Mathematics, the science of patterns, is a way of looking at the world, both the physical, biological, and sociological world we inhabit, and the inner world of our minds and thoughts. Mathematics' greatest success has undoubtedly been in the physical domain, where the subject is rightly referred to as both the queen and servant of the (natural) sciences. Yet, as an entirely human creation, the study of mathematics is ultimately a study of humanity itself. For none of the entities that form the substra te of mathematics exist in the physical world; the numbers, the points, the lines and planes, the surfaces, the geometric figures, the functions, and so forth are pure abstractions that exist only in humanity's collective mind. The absolute certainty of a mathematical proof and the indefinitely enduring nature of mathematical truth are reflections of the deep and fundamental status of the mathematician's patterns in both the human mind and the physical world. (6)

In any case, an examination of history would certainly seem to support Morris Kline's thesis that "mathematics has played a predominant role in the formation of modern culture" (453).

II. Mathematics and U.S. Culture

So what does all this mean to the average U.S. citizen at the end of the twentieth century? Most of the evidence seems to indicate that the answer to the question is "Very little". Anecdotal evidence to support this conclusion often appears in social situations. When a new acquaintance discovers that I teach mathematics, the predictable response is "I never was any good at math" or "I don't like math, I never could understand what it was good for." Some actually seem proud that they lack the ab ility to do mathematics. Perhaps they feel that this puts them in the "in group" socially since their comments often imply that you have to be a little "different" to enjoy mathematics. Occasionally these negative attitudes even slip into the mainstream m edia. Recent examples are the light beer commercial that contains the statement, "If life were perfect ... algebra would actually come in handy" and the talking Barbie doll that says, "Math is hard." Usually these items are withdrawn after some mathematic al organization issues a protest. In addition to negative attitudes about mathematics, most people also have misconceptions about the work a mathematician does. Because of his profession, a mathematician often hears comments such as the following: "You'd make a great treasurer for our organization" or "You figure out everyone's share of the restaurant bill" or "You keep score so we can sure it will be correct." Wayne Roberts comments on this in his book, Faces of Mathematics:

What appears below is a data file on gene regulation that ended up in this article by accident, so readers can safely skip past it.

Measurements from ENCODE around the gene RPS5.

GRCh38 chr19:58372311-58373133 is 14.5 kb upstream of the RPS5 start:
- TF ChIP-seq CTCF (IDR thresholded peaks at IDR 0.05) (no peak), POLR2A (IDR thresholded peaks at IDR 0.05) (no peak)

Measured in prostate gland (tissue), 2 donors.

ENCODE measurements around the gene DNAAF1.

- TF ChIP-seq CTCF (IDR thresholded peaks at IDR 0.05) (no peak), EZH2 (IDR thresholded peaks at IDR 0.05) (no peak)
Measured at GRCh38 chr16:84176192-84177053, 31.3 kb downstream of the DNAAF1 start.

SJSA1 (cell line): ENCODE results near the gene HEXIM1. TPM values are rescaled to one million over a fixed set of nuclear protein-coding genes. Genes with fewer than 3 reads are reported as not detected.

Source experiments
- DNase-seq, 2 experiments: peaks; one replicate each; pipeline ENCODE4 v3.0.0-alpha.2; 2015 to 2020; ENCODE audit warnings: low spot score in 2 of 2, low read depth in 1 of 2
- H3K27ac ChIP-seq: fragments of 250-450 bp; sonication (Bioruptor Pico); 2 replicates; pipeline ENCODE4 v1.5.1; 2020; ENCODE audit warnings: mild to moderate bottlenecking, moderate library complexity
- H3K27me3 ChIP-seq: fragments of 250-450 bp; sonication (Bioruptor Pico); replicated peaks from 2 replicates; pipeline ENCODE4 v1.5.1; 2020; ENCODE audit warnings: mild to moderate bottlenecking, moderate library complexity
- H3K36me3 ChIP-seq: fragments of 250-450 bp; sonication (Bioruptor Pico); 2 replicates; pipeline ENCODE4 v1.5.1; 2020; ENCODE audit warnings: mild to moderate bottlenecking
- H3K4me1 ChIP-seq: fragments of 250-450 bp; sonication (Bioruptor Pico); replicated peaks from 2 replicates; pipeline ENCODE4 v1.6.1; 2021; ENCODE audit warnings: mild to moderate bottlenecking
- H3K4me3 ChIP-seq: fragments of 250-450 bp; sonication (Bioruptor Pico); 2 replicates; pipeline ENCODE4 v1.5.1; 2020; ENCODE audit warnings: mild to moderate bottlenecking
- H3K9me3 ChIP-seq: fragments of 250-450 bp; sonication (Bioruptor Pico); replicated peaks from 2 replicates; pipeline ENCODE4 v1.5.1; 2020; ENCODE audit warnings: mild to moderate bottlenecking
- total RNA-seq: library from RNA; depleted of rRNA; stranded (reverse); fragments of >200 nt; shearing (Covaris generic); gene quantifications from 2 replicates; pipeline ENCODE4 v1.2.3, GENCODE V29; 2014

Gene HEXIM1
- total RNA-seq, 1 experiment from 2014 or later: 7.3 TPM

Mathematicians think of their work as that of finding an effective, preferably elegant, way to solve a problem that at first looks intractable, of finding patterns in data, of guessing and perhaps proving that a collection of accepted statements have c ertain implications that are not at all evident, and of generalizing work they have done in ways that might make it applicable to new situations. They do not see themselves as wizards who can do arithmetic computations in their heads faster or more accura tely than other people. They are reminded on a daily basis that their self-perception is not the popular perception. (205)